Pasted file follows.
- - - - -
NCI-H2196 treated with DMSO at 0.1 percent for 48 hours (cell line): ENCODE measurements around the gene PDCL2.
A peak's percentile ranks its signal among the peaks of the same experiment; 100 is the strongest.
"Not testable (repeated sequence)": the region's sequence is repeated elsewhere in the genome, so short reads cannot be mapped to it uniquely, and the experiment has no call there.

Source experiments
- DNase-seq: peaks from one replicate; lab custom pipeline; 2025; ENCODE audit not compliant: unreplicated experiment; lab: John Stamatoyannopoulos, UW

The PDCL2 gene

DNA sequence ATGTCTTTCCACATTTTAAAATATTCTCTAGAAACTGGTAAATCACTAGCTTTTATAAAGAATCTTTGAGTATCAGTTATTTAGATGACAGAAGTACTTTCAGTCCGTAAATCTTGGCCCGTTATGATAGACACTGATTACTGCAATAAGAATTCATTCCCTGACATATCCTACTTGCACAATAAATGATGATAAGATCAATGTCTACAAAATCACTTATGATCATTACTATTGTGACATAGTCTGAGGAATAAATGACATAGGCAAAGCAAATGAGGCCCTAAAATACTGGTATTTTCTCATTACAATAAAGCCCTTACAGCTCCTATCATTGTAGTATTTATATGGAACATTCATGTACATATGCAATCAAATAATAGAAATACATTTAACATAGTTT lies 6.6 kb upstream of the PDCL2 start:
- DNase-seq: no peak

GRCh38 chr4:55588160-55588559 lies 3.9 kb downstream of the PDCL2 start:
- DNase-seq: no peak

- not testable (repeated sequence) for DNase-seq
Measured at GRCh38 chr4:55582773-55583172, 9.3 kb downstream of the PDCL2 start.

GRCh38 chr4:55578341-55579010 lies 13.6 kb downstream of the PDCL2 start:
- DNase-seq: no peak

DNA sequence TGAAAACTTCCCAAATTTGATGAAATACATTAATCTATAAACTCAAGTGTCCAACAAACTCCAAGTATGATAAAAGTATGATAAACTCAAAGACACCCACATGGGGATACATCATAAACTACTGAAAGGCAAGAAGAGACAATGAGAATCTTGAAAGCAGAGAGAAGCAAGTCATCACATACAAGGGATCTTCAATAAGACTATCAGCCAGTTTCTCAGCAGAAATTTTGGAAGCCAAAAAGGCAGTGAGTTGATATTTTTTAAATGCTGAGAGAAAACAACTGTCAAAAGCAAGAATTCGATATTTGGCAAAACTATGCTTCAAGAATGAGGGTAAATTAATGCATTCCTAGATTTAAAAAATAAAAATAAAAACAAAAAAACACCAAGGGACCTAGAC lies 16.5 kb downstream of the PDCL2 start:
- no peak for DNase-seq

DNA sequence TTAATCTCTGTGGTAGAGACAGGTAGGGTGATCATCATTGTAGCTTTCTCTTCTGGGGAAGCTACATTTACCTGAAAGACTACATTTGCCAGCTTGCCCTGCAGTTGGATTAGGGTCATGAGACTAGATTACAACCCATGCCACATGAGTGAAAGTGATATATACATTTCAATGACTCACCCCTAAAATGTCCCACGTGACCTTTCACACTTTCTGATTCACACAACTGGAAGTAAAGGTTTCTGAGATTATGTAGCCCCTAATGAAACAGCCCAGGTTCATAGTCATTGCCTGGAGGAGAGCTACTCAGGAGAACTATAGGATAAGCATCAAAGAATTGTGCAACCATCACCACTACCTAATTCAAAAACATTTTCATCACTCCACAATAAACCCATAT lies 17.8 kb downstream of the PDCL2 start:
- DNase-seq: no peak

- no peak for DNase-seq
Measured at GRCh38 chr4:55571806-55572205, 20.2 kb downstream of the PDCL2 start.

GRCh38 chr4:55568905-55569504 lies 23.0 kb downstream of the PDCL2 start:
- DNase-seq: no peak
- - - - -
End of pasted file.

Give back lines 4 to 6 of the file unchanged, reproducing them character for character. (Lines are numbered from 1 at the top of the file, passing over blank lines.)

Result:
Source experiments
- DNase-seq: peaks from one replicate; lab custom pipeline; 2025; ENCODE audit not compliant: unreplicated experiment; lab: John Stamatoyannopoulos, UW

The PDCL2 gene